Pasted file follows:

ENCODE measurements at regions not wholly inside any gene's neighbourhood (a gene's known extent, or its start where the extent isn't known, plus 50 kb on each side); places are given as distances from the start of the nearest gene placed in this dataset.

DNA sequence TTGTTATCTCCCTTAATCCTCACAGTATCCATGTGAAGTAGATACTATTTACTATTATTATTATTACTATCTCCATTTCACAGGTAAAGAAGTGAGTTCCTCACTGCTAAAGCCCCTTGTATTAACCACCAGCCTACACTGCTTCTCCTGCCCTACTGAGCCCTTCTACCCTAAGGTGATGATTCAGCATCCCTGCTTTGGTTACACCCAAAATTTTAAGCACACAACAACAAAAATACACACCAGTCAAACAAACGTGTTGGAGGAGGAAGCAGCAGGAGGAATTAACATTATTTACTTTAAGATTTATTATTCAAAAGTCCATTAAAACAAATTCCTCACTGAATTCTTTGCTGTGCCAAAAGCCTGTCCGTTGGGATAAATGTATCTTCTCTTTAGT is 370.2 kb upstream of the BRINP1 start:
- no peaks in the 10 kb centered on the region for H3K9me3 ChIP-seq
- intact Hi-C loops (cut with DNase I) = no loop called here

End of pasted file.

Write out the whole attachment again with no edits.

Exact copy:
ENCODE measurements at regions not wholly inside any gene's neighbourhood (a gene's known extent, or its start where the extent isn't known, plus 50 kb on each side); places are given as distances from the start of the nearest gene placed in this dataset.

DNA sequence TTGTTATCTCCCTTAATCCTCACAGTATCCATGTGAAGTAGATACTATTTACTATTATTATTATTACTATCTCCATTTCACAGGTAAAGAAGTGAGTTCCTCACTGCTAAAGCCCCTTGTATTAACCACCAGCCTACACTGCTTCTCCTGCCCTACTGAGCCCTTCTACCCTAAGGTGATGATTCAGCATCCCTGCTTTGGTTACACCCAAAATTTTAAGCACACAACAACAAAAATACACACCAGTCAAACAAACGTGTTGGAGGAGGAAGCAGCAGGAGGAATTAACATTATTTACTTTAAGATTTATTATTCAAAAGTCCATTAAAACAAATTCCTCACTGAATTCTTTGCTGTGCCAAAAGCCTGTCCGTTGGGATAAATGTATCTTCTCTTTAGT is 370.2 kb upstream of the BRINP1 start:
- no peaks in the 10 kb centered on the region for H3K9me3 ChIP-seq
- intact Hi-C loops (cut with DNase I) = no loop called here